this. As the most special day of the year―besides my birthday―came
closer, something happened that would change the way I looked at
Christmas for the rest of my life. This particular Christmas took place
over fifty years ago, when I was just a boy.
I grew up in a family of seven
children. We knew that when it came to presents, we could never expect
to get everything on our lists. But each Christmas we submitted them to
our parents anyway, hoping for something big that year. That special
day was less than three weeks away, and our lists were in.
Because I had so many brothers
and sisters, my parents began saving Christmas money months in advance.
Much of my father’s income came from freelance writing, a few books he
had written, and films he produced and directed.
A special missionary speaker
came to our church that December. He owned a big ship that he used to
reach out to Eskimo villages. “Many of these people have nothing,
especially the children,” he reported.
My parents invited the
missionary to Eskimos to our house for dinner. This man had all sorts
of wild stories about his ship, storms he had weathered, and the people
he wanted to reach. “Their needs are great,” he reminded us later,
“especially the children’s. Many of them will have nothing for
I looked at the large family
sitting around the table and thought our needs were pretty great too.
Besides, Christmas was coming. I’d already handed in my list, and now
dreaming about what I’d get was all I could think about. When it came
to Christmas and presents, it’s fair to say that I was, more or less,
just as selfish as the next ten-year-old boy.
The missionary went on his way,
and life returned to normal for the next few days . . . or so I
Then something more dramatic
than any of my dad’s films happened, and I’ll never forget it. Dad
called out in his loudest voice, “Family meeting! Family meeting!”
Anyone growing up in our house
knew that “family meeting” always meant that something big, really big,
was about to happen. We’d have a family meeting when it was time to buy
a new car, our first TV, when my dad received a big royalty check, or
we were going on vacation. When we heard “family meeting,” we nearly
broke our necks running to the living room. I slid into my place on the
floor and wondered if this was the year I would get everything on my
list. But I noticed serious looks on my parents’ faces. Sometimes in
family meeting, we had to talk about a difficult subject. Those times
were called Family Council.
“Mom and I have something
important to discuss with you,” my father began, “and your vote will
help us decide what to do.”
I swallowed hard, not sure my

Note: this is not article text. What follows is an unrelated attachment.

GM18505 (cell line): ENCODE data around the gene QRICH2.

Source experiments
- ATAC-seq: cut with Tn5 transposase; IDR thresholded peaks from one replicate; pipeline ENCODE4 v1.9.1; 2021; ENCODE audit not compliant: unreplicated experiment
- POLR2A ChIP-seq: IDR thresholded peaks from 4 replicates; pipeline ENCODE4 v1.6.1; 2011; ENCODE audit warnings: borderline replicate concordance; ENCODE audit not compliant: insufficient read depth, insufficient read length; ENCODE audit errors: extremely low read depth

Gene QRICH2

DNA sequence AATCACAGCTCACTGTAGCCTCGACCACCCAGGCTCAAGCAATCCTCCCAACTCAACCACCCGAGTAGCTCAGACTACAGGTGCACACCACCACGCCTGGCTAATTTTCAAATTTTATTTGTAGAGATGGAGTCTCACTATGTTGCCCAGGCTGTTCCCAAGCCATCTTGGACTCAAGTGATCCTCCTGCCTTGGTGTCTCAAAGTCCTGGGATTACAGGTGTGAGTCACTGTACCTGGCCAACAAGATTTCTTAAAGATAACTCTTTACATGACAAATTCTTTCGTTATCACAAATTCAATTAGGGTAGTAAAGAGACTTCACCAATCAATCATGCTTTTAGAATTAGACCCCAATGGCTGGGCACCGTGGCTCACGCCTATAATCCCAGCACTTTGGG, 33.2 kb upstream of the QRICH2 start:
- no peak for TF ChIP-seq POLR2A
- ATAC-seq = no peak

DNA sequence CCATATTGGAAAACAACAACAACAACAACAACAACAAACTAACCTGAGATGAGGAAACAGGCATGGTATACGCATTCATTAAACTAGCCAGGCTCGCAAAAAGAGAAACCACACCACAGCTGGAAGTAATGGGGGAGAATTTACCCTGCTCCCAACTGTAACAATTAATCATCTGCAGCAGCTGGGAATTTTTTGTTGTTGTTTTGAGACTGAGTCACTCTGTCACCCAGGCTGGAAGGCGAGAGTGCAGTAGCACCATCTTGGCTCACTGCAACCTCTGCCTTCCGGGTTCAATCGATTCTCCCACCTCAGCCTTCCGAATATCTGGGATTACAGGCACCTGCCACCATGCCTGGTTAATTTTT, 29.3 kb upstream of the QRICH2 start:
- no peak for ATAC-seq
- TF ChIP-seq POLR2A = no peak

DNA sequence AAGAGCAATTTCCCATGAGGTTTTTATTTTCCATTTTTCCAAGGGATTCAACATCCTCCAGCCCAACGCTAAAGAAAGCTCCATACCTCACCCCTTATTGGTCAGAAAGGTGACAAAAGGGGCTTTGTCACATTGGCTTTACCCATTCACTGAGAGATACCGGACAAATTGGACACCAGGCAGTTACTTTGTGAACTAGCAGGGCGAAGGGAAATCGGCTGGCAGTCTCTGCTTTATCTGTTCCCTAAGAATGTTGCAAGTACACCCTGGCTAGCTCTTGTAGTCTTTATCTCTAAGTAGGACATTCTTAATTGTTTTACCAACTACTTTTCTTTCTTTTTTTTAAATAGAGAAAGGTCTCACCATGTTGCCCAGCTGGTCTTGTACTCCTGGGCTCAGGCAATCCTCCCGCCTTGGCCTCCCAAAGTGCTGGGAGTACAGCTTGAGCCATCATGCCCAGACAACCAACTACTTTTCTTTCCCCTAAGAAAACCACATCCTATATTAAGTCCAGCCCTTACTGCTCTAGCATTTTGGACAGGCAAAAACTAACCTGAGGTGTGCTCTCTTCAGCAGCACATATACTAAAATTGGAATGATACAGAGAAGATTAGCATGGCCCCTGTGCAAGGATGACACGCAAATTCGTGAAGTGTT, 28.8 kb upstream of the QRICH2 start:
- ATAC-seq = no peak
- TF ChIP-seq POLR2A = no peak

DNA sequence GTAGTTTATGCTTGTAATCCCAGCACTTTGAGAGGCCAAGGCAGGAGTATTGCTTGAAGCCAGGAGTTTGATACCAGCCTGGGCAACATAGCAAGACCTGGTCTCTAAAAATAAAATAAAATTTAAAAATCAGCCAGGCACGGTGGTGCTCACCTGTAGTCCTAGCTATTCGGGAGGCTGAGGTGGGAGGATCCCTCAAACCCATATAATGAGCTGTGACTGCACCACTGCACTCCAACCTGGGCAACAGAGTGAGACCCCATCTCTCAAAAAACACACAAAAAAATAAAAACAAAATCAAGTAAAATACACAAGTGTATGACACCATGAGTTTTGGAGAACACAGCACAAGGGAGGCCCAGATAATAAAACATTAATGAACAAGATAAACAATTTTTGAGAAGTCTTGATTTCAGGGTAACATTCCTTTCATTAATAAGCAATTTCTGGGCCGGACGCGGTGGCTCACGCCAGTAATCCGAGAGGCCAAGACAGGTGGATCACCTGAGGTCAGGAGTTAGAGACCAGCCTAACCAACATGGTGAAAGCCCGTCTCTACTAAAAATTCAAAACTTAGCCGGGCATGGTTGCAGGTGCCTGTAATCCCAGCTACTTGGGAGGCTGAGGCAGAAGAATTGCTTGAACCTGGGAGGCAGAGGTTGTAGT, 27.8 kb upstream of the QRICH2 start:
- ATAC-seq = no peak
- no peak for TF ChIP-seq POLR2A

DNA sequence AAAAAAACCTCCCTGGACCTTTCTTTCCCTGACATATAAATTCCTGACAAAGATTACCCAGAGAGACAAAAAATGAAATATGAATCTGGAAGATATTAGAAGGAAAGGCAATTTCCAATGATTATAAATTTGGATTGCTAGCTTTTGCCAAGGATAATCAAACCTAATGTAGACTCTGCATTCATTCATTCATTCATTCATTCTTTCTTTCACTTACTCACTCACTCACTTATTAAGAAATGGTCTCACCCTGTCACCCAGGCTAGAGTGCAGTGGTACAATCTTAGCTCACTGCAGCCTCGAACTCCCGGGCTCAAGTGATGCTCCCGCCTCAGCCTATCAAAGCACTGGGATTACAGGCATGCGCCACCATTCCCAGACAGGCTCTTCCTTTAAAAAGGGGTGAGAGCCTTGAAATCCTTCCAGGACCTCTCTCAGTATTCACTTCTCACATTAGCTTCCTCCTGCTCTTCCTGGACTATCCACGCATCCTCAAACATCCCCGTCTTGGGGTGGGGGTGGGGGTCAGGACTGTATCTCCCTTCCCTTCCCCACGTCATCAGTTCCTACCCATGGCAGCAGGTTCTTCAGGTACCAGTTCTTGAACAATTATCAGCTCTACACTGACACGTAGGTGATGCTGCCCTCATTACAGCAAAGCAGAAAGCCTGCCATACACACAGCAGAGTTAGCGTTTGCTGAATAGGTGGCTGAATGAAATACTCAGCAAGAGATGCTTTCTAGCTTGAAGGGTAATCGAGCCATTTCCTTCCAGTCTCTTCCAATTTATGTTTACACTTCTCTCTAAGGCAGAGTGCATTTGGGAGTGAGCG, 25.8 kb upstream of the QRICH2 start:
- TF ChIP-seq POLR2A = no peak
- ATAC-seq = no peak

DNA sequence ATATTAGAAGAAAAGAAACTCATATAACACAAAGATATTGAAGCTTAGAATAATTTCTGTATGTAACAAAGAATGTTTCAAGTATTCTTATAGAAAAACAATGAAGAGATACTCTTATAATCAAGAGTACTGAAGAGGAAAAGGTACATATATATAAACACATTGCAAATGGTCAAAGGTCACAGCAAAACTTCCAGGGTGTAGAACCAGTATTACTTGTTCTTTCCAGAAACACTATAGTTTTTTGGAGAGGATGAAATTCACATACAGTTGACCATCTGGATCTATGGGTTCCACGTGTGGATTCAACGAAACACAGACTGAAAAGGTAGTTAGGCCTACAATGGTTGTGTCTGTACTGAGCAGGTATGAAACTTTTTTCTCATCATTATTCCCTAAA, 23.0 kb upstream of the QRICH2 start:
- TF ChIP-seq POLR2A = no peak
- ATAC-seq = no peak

ears liked what they just heard.
“You remember when the captain
was here and told us about the needs in the Eskimo villages?”
My eyes darted around to my
brothers and sisters. Most were staring down at the floor.
my mother added, “we
were wondering if our family shouldn’t do something to help.”
“Like what?” my older sister
My father smiled. “We thought
about taking the money we’d set aside for presents this year and
sending that to him for the children he told us about.”
My voice barely squeaked, “All
They both nodded. It felt like
my throat had just squeezed shut, and a sick feeling twisted my
this is Christmas, our Christmas.
“So, what do you think?” my
was sure they didn’t want to
know what was really going through my head at that moment. But we began
to talk about it as a family. And the missionary’s words came back to
my mind. “The needs are great, especially the children’s.
Many of them will have nothing for Christmas.”
We lived in Michigan where a
white Christmas was never in doubt. The smell of our Christmas tree,
already sitting over in the corner of the very room where we would cast
our votes, had no presents under it.
No Christmas presents! Then, one
by one, hands began going up to vote yes on mailing our happy Christmas
away to some Eskimo kids we’d never meet. I could hardly believe it as
I watched my own hand go up. The vote was unanimous. That money was
Christmas as far as the Anderson children were concerned, and it was
Then something else happened on
Christmas Eve day that we still talk about. Again we heard, “Family
meeting!” A second family meeting had never come so close on the heels
of the previous meeting. When we raced to the living room this time,
our parents had broad smiles on their faces.
“We have the most wonderful
news,” my dad said. He held up an envelope. “I received a check in the
mail today for a story I had long forgotten about.
My mother’s eyes glistened, her
voice cracked with emotion. “And it is exactly the same amount as we
sent for the Eskimo children!”
Well, you have never seen such
an excited bunch of people in your life. My parents rushed out to do
their Christmas shopping. And they were gone for a long, long time.
Our family had Christmas that
year after all. Of course, it would have been Christmas anyway, but the
presents just made it that much better. Around the tree that night, our
parents told us that because we were unselfish, and they waited to shop
until the night before Christmas, everything was 50 percent or more
off. We got twice as much that year as any Christmas before or since.
With the increasing commercial
hype surrounding Christmas, it’s easy, especially for children, to get
caught up in thinking about the presents they’ll receive. What my
family and I experienced that year, when we thought there would be no
presents, taught us that a greater understanding of the spirit of
Christmas can be found in giving.